The 6th annual Midwest Native Plant Conference took place this weekend, and what a great time it was. For the fifth year in a row, we centered the event at Bergamo Center on the sprawling grounds of Mount St. John, just outside of Dayton. CLICK HERE for the conference website and all of the details.
As has been the case every year, the conference filled to capacity, which is about 170 people. I think we could make it larger, but bigger is not always better and none of us involved in its planning wishes to move it. The venue is perfect. A big thanks to everyone who works hard, and more or less all year, to make this thing come together. Keynote speakers, numerous concurrent breakout sessions, field trips, multiple vendors of native plants, numerous other exhibitors, meals - all of the things that make for LOTS of work and planning.
As is often the case at these conferences, I get so busy with this, that, and the other thing that I never pull out the camera to photo-document the event. So all I come away with, photo-wise, are some images from field trips that I was on. At least I can share some of those.
This is a subadult Wheelbug, Arilus cristatus - death in the flowers. These assassin bugs are always crowd-pleasers; all the more so when people learn of their gruesome killing tactics. Wheelbugs stalk their victims - usually lesser insects - pounce, and stab the prey with that powerful hypodermic needle of a proboscis that is folded beneath its head. Chemicals are injected which liquefy the prey's innards, which are then sucked back out through the same proboscis.
The conference grounds are rich in singing insects, and we always focus on them on our nighttime trips. We want to help people tune in to the sounds of the night and the insects that create the symphony. The conehead katydids are always popular, and I suspect that some of the uninitiated think that we are pulling their legs when we talk about them. So, we always do our best to go into the meadows and capture one, and that's what we've done here. This is a Sword-bearing Conehead, Neoconocephalus ensiger.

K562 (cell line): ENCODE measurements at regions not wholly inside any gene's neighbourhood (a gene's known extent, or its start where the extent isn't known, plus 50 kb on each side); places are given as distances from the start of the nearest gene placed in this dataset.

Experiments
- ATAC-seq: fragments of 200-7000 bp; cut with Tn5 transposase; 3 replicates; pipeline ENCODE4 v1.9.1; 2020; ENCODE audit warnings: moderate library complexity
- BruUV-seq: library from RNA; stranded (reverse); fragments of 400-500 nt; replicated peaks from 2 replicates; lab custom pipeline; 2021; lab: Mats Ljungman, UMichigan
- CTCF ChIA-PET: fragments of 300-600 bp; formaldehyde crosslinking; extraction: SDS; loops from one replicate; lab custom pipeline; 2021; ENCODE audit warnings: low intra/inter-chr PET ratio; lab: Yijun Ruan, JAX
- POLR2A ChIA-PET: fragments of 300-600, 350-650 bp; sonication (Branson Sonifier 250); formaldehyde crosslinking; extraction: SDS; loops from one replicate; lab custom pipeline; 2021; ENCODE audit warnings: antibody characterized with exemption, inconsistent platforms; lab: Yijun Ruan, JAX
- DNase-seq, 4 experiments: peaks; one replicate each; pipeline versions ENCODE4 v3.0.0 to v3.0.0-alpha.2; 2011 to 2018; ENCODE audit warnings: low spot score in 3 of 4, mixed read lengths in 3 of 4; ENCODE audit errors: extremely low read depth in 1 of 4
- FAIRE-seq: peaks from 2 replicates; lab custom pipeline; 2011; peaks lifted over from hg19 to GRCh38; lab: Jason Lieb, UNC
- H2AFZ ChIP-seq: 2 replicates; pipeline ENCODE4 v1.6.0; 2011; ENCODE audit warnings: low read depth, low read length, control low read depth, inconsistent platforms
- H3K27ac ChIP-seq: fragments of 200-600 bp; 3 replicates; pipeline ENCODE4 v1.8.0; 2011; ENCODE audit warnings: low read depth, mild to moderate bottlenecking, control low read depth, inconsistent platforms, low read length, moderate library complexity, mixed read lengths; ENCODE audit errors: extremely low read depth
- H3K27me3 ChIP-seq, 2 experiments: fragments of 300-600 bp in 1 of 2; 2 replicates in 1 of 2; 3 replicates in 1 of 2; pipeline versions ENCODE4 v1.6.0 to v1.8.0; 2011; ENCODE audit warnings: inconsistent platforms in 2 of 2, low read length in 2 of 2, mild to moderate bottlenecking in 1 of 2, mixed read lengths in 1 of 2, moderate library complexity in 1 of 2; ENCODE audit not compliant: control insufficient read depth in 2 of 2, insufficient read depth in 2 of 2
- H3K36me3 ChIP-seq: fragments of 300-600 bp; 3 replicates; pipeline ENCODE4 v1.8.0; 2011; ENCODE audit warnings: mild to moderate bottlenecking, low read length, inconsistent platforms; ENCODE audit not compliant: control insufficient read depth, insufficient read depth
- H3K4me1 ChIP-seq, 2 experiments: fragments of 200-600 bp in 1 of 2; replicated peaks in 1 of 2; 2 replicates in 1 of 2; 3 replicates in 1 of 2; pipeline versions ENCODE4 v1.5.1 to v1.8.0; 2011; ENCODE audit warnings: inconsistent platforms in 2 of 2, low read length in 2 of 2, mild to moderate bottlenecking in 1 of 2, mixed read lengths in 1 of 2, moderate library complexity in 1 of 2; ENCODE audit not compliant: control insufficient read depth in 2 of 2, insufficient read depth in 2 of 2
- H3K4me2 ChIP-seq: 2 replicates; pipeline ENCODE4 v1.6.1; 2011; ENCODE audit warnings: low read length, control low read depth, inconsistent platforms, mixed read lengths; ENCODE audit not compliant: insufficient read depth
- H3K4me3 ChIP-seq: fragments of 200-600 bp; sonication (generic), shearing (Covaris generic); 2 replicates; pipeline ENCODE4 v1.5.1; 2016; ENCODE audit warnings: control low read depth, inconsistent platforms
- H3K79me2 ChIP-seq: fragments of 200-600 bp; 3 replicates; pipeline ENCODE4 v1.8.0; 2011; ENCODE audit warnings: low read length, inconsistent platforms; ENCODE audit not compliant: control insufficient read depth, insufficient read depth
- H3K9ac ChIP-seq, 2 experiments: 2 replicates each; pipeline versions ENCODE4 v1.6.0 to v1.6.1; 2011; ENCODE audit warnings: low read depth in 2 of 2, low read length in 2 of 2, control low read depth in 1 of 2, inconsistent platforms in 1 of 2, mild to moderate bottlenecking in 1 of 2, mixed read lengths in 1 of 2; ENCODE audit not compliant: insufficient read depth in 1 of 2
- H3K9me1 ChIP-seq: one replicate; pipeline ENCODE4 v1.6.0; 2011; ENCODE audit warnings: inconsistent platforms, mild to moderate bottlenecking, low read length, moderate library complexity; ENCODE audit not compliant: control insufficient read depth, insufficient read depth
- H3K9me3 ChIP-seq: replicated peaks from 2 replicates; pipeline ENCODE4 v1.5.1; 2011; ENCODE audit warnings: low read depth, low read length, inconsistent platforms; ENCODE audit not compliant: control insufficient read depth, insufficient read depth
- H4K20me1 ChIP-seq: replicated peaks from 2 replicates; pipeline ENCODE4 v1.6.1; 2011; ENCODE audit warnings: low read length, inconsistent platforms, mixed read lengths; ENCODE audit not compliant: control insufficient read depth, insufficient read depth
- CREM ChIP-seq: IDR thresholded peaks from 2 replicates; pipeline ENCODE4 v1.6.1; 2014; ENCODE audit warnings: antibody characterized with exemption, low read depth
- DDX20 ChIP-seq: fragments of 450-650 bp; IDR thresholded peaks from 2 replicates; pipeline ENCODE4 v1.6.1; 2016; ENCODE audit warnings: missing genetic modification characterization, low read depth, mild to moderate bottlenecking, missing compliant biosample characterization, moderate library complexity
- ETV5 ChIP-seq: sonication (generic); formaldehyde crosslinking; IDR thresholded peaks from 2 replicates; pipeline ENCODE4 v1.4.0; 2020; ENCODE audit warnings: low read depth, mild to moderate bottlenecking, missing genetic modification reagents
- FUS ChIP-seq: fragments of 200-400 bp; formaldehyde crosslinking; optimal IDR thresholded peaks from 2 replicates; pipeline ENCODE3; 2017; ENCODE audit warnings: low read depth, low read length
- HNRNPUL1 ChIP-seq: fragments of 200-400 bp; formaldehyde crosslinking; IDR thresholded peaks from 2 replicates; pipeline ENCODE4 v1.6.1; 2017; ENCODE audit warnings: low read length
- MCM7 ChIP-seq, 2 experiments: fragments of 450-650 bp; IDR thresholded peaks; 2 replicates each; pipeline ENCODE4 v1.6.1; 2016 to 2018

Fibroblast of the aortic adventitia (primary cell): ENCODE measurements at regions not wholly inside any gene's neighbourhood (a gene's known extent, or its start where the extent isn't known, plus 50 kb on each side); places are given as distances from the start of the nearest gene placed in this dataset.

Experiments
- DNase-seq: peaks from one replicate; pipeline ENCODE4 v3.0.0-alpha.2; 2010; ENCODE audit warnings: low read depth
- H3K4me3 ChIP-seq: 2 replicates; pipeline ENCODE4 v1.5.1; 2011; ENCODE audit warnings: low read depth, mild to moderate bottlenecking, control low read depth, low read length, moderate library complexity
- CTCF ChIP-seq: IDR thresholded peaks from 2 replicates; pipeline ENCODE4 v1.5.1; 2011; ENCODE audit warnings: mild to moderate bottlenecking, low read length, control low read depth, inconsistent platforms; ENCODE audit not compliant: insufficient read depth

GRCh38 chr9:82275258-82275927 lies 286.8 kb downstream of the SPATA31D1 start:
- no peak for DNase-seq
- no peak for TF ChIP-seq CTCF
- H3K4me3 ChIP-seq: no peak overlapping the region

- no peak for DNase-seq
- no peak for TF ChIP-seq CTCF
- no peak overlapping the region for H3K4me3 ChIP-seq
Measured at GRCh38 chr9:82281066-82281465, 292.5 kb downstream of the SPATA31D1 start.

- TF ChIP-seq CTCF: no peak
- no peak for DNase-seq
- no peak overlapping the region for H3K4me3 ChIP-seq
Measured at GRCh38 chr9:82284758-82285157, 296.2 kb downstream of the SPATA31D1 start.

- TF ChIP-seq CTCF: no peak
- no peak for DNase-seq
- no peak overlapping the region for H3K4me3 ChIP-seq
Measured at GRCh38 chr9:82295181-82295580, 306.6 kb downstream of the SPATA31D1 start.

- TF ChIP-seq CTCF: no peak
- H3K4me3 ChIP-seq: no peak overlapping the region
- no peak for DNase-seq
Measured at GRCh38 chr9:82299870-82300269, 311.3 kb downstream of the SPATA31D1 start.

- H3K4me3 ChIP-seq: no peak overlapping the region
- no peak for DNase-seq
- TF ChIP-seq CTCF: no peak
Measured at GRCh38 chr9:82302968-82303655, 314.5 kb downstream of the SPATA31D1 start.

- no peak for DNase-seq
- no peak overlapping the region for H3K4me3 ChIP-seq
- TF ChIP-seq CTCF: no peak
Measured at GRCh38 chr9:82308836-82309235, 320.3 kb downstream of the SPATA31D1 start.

There are numerous Honey Locust trees close at hand; in fact, some of them were overshadowing the native plant vendors where the moths appeared. It's in those trees where the caterpillars were probably feeding. The moths were found on one of the plants that was for sale at a vendor's booth.
Cedar Bog, we were shown this beautiful chrysalis. I think it was found by Jill Michaels at her property, but I'm not sure. Anyway, it is that of a Question Mark butterfly, Polygonia interrogationis.Note the beautiful silvery splashes on the side, as if a welder slopped some molten silver onto the structure.
Thanks again to all of the speakers, organizers, field trips leaders, and attendees who made for another great Midwest Native Plant Conference. And big thanks, as always, to everyone at Bergamo Center for the great hospitality and flawless service.
Planning has already begun for the 2015 conference, and I hope that you can make it.
Great story and photos, makes me wish I was there. Next year maybe. And I'm glad to learn from this and an earlier blog of yours that those antennae mark the male moths.
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